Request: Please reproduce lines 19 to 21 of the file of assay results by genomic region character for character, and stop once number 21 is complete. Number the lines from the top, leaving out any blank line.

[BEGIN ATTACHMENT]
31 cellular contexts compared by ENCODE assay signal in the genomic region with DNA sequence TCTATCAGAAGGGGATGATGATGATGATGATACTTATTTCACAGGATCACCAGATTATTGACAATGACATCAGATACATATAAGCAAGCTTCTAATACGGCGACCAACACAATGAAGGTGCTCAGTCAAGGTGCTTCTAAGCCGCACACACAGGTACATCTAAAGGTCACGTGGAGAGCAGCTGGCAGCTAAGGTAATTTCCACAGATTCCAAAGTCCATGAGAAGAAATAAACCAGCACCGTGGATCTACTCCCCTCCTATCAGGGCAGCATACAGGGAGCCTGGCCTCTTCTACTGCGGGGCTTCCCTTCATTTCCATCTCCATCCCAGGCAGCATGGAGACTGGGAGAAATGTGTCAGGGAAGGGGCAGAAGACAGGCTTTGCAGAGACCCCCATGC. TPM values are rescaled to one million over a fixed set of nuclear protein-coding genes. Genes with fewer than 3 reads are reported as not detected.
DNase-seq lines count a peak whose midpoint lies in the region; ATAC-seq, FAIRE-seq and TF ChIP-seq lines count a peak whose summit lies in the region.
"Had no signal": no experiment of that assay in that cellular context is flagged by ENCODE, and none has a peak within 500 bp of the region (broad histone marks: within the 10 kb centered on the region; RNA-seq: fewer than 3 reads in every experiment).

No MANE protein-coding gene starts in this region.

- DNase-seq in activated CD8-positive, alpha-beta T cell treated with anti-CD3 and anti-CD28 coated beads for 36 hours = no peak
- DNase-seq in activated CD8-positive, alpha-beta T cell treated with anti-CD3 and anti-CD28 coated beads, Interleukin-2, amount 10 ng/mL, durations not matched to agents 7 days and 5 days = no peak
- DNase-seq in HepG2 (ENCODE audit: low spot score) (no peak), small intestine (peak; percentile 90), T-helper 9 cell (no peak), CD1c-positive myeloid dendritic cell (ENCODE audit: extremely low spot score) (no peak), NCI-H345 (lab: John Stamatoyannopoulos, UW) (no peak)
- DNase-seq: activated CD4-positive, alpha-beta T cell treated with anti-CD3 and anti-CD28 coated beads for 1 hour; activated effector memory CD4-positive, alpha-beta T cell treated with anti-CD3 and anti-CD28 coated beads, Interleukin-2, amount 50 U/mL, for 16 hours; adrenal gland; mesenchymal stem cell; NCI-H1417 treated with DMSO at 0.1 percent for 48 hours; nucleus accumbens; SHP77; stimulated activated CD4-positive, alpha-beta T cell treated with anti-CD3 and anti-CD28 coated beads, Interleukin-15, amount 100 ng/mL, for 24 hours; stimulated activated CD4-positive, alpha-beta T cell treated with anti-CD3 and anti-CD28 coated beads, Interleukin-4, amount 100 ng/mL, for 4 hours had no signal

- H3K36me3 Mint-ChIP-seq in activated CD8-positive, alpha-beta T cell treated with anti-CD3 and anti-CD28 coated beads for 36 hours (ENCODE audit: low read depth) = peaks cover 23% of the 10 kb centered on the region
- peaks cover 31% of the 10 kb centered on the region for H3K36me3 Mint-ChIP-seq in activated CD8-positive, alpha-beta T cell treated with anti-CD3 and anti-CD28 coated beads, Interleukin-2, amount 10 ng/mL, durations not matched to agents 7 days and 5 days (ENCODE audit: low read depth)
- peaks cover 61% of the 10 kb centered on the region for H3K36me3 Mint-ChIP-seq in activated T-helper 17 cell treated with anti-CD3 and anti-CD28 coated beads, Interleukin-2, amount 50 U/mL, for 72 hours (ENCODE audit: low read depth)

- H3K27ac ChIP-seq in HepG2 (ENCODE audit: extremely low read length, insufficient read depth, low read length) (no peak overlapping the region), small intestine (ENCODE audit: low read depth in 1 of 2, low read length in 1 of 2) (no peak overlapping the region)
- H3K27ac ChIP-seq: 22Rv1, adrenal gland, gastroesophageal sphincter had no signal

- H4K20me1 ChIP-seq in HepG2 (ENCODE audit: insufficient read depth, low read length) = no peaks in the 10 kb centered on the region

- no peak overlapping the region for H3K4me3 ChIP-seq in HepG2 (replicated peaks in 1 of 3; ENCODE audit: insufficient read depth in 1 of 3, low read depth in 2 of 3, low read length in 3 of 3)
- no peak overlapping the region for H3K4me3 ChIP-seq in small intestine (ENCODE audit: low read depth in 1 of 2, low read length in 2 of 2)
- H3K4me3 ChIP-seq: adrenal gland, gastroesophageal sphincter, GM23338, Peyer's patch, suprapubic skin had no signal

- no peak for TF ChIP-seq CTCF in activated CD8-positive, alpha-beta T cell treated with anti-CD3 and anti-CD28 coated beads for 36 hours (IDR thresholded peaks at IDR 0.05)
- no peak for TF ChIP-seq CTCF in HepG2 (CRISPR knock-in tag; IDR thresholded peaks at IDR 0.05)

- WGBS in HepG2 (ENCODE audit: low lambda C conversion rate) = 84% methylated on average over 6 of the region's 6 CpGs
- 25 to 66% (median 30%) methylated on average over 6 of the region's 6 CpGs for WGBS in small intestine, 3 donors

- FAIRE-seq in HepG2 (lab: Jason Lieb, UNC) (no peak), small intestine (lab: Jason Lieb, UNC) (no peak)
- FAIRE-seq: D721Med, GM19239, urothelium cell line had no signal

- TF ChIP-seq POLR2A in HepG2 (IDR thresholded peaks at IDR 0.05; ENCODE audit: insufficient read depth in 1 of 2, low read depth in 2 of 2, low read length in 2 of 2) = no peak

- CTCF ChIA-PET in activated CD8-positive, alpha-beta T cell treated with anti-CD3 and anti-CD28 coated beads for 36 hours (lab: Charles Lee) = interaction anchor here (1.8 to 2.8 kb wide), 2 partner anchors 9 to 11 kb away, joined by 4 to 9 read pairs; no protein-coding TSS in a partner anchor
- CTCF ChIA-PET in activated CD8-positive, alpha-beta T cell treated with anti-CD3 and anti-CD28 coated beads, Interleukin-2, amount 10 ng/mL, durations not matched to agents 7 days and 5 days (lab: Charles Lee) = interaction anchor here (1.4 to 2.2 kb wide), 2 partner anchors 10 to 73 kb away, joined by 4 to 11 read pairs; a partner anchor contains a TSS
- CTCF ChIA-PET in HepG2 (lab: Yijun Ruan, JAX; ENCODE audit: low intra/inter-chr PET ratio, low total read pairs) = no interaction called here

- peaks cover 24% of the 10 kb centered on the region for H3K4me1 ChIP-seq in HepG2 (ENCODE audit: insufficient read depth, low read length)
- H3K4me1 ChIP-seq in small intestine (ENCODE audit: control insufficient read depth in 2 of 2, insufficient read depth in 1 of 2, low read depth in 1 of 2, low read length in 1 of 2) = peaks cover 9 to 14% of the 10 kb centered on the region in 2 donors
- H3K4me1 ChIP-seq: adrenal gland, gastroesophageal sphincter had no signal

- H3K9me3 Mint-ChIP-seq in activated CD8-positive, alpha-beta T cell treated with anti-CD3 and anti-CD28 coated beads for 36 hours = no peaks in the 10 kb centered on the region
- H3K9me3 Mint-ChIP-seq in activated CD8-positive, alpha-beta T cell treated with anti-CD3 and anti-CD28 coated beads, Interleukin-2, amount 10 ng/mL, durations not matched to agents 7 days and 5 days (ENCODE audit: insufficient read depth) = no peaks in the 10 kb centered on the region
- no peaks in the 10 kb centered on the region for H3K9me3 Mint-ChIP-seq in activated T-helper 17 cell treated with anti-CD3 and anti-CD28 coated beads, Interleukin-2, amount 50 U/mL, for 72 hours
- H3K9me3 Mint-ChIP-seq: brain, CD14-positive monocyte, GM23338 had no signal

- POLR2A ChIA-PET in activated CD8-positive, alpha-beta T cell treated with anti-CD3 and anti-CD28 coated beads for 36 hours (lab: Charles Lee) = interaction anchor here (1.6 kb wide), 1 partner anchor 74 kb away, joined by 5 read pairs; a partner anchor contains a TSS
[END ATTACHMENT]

- no peak for TF ChIP-seq CTCF in HepG2 (CRISPR knock-in tag; IDR thresholded peaks at IDR 0.05)

- WGBS in HepG2 (ENCODE audit: low lambda C conversion rate) = 84% methylated on average over 6 of the region's 6 CpGs
- 25 to 66% (median 30%) methylated on average over 6 of the region's 6 CpGs for WGBS in small intestine, 3 donors